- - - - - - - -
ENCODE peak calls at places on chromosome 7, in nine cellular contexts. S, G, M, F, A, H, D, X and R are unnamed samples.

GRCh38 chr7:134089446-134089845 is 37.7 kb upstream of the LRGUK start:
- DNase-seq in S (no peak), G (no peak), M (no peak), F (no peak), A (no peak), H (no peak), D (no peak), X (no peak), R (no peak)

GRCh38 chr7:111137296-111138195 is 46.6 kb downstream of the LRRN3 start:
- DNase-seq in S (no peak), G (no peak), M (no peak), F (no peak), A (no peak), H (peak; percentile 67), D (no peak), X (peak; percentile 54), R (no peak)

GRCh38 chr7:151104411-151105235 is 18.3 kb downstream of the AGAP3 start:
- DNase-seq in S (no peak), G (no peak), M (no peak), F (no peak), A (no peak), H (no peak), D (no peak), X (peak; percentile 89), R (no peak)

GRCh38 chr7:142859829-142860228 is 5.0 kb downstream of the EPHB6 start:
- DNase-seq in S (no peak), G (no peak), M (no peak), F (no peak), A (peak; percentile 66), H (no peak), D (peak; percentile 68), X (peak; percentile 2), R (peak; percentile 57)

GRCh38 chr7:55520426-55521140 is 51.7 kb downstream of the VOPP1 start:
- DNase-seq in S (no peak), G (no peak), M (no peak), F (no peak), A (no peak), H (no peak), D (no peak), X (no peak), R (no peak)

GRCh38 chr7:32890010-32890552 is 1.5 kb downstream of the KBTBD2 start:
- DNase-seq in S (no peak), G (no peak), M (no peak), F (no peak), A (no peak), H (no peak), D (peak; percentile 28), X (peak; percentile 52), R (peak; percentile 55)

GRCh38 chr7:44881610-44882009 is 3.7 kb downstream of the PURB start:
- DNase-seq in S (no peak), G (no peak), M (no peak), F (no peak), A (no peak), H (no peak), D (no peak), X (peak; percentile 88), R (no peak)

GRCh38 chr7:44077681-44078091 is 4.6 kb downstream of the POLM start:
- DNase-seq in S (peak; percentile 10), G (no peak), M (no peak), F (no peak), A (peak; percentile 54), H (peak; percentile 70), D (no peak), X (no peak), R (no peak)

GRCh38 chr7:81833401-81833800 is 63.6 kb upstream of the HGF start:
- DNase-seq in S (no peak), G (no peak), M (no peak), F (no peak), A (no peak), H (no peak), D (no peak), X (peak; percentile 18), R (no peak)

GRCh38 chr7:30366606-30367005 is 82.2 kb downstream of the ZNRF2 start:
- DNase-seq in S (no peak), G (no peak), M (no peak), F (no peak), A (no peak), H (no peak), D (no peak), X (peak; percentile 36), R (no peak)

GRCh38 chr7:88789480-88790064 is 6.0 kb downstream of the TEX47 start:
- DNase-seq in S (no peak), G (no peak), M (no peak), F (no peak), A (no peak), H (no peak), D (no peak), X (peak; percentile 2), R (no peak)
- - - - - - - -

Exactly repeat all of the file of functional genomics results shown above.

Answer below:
ENCODE peak calls at places on chromosome 7, in nine cellular contexts. S, G, M, F, A, H, D, X and R are unnamed samples.

GRCh38 chr7:134089446-134089845 is 37.7 kb upstream of the LRGUK start:
- DNase-seq in S (no peak), G (no peak), M (no peak), F (no peak), A (no peak), H (no peak), D (no peak), X (no peak), R (no peak)

GRCh38 chr7:111137296-111138195 is 46.6 kb downstream of the LRRN3 start:
- DNase-seq in S (no peak), G (no peak), M (no peak), F (no peak), A (no peak), H (peak; percentile 67), D (no peak), X (peak; percentile 54), R (no peak)

GRCh38 chr7:151104411-151105235 is 18.3 kb downstream of the AGAP3 start:
- DNase-seq in S (no peak), G (no peak), M (no peak), F (no peak), A (no peak), H (no peak), D (no peak), X (peak; percentile 89), R (no peak)

GRCh38 chr7:142859829-142860228 is 5.0 kb downstream of the EPHB6 start:
- DNase-seq in S (no peak), G (no peak), M (no peak), F (no peak), A (peak; percentile 66), H (no peak), D (peak; percentile 68), X (peak; percentile 2), R (peak; percentile 57)

GRCh38 chr7:55520426-55521140 is 51.7 kb downstream of the VOPP1 start:
- DNase-seq in S (no peak), G (no peak), M (no peak), F (no peak), A (no peak), H (no peak), D (no peak), X (no peak), R (no peak)

GRCh38 chr7:32890010-32890552 is 1.5 kb downstream of the KBTBD2 start:
- DNase-seq in S (no peak), G (no peak), M (no peak), F (no peak), A (no peak), H (no peak), D (peak; percentile 28), X (peak; percentile 52), R (peak; percentile 55)

GRCh38 chr7:44881610-44882009 is 3.7 kb downstream of the PURB start:
- DNase-seq in S (no peak), G (no peak), M (no peak), F (no peak), A (no peak), H (no peak), D (no peak), X (peak; percentile 88), R (no peak)

GRCh38 chr7:44077681-44078091 is 4.6 kb downstream of the POLM start:
- DNase-seq in S (peak; percentile 10), G (no peak), M (no peak), F (no peak), A (peak; percentile 54), H (peak; percentile 70), D (no peak), X (no peak), R (no peak)

GRCh38 chr7:81833401-81833800 is 63.6 kb upstream of the HGF start:
- DNase-seq in S (no peak), G (no peak), M (no peak), F (no peak), A (no peak), H (no peak), D (no peak), X (peak; percentile 18), R (no peak)

GRCh38 chr7:30366606-30367005 is 82.2 kb downstream of the ZNRF2 start:
- DNase-seq in S (no peak), G (no peak), M (no peak), F (no peak), A (no peak), H (no peak), D (no peak), X (peak; percentile 36), R (no peak)

GRCh38 chr7:88789480-88790064 is 6.0 kb downstream of the TEX47 start:
- DNase-seq in S (no peak), G (no peak), M (no peak), F (no peak), A (no peak), H (no peak), D (no peak), X (peak; percentile 2), R (no peak)